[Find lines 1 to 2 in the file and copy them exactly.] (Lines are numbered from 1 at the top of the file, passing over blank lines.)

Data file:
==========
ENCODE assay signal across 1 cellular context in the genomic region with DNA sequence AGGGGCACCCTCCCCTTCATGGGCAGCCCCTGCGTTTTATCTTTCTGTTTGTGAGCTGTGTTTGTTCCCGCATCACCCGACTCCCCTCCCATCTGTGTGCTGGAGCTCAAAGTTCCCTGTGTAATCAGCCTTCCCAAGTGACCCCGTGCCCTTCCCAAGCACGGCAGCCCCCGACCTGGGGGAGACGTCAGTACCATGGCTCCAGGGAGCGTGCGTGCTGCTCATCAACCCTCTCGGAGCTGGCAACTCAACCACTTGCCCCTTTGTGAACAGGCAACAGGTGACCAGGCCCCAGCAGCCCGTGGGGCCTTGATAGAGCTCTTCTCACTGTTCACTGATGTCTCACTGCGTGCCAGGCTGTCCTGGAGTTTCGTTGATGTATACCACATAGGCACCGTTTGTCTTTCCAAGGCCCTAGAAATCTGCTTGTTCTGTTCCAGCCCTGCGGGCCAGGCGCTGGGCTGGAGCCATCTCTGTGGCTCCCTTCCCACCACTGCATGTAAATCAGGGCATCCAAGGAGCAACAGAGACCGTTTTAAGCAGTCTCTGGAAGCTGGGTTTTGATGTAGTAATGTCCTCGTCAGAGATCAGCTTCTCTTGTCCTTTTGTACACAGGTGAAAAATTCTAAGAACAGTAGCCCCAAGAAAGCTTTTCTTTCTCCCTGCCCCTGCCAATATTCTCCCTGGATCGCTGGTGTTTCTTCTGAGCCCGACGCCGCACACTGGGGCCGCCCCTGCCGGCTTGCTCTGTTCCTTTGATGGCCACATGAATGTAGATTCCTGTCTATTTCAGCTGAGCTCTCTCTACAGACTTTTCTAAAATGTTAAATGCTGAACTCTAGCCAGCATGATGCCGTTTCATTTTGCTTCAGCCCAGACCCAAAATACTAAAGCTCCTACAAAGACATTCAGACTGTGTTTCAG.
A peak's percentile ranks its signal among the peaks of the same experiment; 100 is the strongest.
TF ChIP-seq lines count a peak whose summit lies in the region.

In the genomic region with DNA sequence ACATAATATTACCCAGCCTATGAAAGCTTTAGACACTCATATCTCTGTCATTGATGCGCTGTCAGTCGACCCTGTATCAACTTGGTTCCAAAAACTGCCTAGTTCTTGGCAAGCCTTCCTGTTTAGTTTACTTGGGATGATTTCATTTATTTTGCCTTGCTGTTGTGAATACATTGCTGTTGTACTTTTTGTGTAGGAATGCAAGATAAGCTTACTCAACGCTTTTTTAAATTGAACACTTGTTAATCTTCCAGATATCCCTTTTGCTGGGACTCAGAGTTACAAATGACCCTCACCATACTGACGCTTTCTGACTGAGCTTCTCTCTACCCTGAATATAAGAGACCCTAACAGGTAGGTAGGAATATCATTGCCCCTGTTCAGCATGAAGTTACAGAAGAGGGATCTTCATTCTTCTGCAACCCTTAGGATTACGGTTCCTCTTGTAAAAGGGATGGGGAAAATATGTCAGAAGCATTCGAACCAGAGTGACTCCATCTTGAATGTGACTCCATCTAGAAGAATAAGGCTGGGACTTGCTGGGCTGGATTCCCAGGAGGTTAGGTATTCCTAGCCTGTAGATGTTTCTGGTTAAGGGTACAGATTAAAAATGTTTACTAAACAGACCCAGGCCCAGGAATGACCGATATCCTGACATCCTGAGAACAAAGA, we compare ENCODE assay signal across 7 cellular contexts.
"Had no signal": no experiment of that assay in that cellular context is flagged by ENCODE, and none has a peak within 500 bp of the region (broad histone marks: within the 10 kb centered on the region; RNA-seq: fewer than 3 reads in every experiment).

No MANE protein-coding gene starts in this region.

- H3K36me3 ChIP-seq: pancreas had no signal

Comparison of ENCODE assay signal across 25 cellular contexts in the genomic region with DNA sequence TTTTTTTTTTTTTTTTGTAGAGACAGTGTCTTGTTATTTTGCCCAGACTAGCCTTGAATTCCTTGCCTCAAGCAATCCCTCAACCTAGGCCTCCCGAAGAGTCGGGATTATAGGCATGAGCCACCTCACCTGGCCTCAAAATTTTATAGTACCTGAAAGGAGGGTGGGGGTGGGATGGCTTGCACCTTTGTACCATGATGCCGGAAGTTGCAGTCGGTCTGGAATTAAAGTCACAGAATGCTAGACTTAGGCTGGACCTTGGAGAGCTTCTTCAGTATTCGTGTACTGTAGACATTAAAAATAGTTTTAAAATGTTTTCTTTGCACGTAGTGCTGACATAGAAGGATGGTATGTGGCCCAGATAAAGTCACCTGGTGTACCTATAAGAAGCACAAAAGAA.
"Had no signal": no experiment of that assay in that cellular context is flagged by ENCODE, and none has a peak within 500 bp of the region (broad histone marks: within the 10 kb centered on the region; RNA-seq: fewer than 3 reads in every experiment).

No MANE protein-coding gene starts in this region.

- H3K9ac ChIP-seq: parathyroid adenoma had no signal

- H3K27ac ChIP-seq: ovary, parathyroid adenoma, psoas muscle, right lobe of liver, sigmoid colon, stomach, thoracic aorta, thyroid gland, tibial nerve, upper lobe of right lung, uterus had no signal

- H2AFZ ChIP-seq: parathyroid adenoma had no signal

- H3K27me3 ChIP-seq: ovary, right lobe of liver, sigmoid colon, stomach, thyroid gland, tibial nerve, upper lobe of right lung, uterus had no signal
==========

ENCODE assay signal across 1 cellular context in the genomic region with DNA sequence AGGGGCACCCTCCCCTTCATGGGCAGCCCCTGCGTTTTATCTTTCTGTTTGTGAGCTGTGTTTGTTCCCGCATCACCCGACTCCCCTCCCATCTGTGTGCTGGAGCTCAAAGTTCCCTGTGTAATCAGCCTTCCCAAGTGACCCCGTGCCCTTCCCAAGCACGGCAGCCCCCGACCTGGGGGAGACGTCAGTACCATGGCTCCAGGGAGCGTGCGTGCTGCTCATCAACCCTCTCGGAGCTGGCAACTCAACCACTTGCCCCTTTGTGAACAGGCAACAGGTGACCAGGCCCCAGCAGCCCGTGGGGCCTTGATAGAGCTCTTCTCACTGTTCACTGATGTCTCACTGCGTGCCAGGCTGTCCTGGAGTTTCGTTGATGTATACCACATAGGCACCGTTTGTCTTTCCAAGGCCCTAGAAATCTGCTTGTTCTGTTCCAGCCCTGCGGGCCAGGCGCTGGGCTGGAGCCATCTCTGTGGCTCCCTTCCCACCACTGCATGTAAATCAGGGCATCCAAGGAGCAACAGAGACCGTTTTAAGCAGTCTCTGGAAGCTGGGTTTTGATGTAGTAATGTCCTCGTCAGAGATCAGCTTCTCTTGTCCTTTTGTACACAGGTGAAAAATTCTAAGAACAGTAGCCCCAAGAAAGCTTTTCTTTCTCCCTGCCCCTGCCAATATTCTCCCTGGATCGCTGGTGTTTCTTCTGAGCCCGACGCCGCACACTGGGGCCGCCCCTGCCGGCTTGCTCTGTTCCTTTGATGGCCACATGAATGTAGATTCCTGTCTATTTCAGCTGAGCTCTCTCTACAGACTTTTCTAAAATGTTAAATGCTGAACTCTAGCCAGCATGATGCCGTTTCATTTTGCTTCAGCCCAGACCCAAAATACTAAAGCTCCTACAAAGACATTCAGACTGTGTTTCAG.
A peak's percentile ranks its signal among the peaks of the same experiment; 100 is the strongest.